Dividend paying stocks like Dalmia Bharat Sugar and Industries Limited (NSE:DALMIASUG) tend to be popular with investors, and for good reason - some research suggests a significant amount of all stock market returns come from reinvested dividends. Unfortunately, it's common for investors to be enticed in by the seemingly attractive yield, and lose money when the company has to cut its dividend payments.
A 1.8% yield is nothing to get excited about, but investors probably think the long payment history suggests Dalmia Bharat Sugar and Industries has some staying power. Some simple analysis can offer a lot of insights when buying a company for its dividend, and we'll go through this below.
Companies (usually) pay dividends out of their earnings. If a company is paying more than it earns, the dividend might have to be cut. Comparing dividend payments to a company's net profit after tax is a simple way of reality-checking whether a dividend is sustainable. Looking at the data, we can see that 6.9% of Dalmia Bharat Sugar and Industries's profits were paid out as dividends in the last 12 months. Given the low payout ratio, it is hard to envision the dividend coming under threat, barring a catastrophe.
We also measure dividends paid against a company's levered free cash flow, to see if enough cash was generated to cover the dividend. Last year, Dalmia Bharat Sugar and Industries paid a dividend while reporting negative free cash flow. While there may be an explanation, we think this behaviour is generally not sustainable.
Is Dalmia Bharat Sugar and Industries's Balance Sheet Risky?
As Dalmia Bharat Sugar and Industries has a meaningful amount of debt, we need to check its balance sheet to see if the company might have debt risks. A quick check of its financial situation can be done with two ratios: net debt divided by EBITDA (earnings before interest, tax, depreciation and amortisation), and net interest cover. Net debt to EBITDA measures total debt load relative to company earnings (lower = less debt), while net interest cover measures the ability to pay interest on the debt (higher = greater ability to pay interest costs). With net debt of 1.81 times its EBITDA, Dalmia Bharat Sugar and Industries has an acceptable level of debt.
Net interest cover can be calculated by dividing earnings before interest and tax (EBIT) by the company's net interest expense. With EBIT of 2.74 times its interest expense, Dalmia Bharat Sugar and Industries's interest cover is starting to look a bit thin.
Remember, you can always get a snapshot of Dalmia Bharat Sugar and Industries's latest financial position, by checking our visualisation of its financial health.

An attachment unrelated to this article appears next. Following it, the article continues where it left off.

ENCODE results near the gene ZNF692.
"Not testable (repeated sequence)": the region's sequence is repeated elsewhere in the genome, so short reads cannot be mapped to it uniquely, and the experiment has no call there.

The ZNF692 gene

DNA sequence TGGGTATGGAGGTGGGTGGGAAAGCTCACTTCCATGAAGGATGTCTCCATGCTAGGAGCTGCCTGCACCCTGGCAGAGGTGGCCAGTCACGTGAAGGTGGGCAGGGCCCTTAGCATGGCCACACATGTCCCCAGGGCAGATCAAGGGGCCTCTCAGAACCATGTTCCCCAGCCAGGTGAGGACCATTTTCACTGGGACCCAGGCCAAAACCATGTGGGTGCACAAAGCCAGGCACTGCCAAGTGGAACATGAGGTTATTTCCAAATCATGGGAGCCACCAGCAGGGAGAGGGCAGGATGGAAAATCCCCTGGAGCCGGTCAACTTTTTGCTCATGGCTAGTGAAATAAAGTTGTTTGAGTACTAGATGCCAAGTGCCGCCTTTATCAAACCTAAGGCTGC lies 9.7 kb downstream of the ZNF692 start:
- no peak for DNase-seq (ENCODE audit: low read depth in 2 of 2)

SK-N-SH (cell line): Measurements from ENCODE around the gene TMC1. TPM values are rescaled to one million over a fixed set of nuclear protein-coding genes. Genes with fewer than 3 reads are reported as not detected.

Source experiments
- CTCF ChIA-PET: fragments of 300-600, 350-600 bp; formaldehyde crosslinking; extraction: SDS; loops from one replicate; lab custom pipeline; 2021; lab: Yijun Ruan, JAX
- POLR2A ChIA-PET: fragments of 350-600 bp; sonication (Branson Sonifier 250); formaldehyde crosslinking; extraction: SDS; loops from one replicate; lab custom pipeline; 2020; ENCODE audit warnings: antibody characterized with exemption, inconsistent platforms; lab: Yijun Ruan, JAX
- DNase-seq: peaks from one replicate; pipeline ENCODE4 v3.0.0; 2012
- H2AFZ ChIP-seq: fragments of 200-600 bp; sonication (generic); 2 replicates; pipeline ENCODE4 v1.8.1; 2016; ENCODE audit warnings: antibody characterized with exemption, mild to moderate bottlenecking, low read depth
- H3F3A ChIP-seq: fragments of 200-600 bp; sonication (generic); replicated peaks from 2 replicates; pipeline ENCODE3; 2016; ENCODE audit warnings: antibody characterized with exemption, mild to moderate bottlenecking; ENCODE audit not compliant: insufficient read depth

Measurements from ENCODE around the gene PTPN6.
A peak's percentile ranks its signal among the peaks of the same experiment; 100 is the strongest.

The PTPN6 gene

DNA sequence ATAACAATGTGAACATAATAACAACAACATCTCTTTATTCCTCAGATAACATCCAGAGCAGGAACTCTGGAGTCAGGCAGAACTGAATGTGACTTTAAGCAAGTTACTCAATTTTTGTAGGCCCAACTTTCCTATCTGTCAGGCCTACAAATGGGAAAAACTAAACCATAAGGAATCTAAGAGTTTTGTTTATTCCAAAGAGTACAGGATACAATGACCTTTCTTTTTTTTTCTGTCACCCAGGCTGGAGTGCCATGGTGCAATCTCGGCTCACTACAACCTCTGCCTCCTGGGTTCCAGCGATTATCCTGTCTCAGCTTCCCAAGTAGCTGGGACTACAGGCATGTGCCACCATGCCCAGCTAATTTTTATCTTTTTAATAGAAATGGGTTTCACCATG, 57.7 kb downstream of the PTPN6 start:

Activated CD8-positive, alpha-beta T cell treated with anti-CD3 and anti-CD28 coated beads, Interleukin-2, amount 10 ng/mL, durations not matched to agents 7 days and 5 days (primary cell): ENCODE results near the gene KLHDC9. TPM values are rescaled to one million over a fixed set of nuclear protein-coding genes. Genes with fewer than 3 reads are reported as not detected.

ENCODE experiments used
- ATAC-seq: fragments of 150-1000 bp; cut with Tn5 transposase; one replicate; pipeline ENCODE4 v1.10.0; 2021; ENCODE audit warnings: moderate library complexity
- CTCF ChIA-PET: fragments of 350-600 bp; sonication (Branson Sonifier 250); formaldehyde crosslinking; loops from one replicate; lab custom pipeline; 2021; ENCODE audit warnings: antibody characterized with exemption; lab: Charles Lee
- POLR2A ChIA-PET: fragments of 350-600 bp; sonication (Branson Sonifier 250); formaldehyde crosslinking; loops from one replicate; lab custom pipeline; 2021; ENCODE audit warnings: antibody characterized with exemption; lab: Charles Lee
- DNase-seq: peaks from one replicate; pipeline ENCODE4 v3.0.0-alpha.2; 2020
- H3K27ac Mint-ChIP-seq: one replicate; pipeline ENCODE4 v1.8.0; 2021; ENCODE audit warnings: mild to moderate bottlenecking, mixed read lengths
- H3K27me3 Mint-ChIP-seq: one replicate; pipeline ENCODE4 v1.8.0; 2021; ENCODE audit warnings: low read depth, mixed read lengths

Before buying a stock for its income, we want to see if the dividends have been stable in the past, and if the company has a track record of maintaining its dividend. For the purpose of this article, we only scrutinise the last decade of Dalmia Bharat Sugar and Industries's dividend payments. The dividend has been cut by more than 20% on at least one occasion historically. During the past ten-year period, the first annual payment was ₹3.00 in 2009, compared to ₹1.60 last year. The dividend has shrunk at around 6.1% a year during that period. Dalmia Bharat Sugar and Industries's dividend has been cut sharply at least once, so it hasn't fallen by 6.1% every year, but this is a decent approximation of the long term change.
We struggle to make a case for buying Dalmia Bharat Sugar and Industries for its dividend, given that payments have shrunk over the past ten years.
Dividend Growth Potential
Given that dividend payments have been shrinking like a glacier in a warming world, we need to check if there are some bright spots on the horizon. Strong earnings per share (EPS) growth might encourage our interest in the company despite fluctuating dividends, which is why it's great to see Dalmia Bharat Sugar and Industries has grown its earnings per share at 128% per annum over the past five years. The company is only paying out a fraction of its earnings as dividends, and in the past been able to use the retained earnings to grow its profits rapidly - an ideal combination.
To summarise, shareholders should always check that Dalmia Bharat Sugar and Industries's dividends are affordable, that its dividend payments are relatively stable, and that it has decent prospects for growing its earnings and dividend. First, we like Dalmia Bharat Sugar and Industries's low dividend payout ratio, although we're a bit concerned that it paid out a substantially higher percentage of its free cash flow. Next, earnings growth has been good, but unfortunately the dividend has been cut at least once in the past. Ultimately, Dalmia Bharat Sugar and Industries comes up short on our dividend analysis. It's not that we think it is a bad company - just that there are likely more appealing dividend prospects out there on this analysis.
See if management have their own wealth at stake, by checking insider shareholdings in Dalmia Bharat Sugar and Industries stock.
We have also put together a list of global stocks with a market capitalisation above $1bn and yielding more 3%.
We aim to bring you long-term focused research analysis driven by fundamental data. Note that our analysis may not factor in the latest price-sensitive company announcements or qualitative material.
If you spot an error that warrants correction, please contact the editor at firstname.lastname@example.org. This article by Simply Wall St is general in nature. It does not constitute a recommendation to buy or sell any stock, and does not take account of your objectives, or your financial situation. Simply Wall St has no position in the stocks mentioned. Thank you for reading.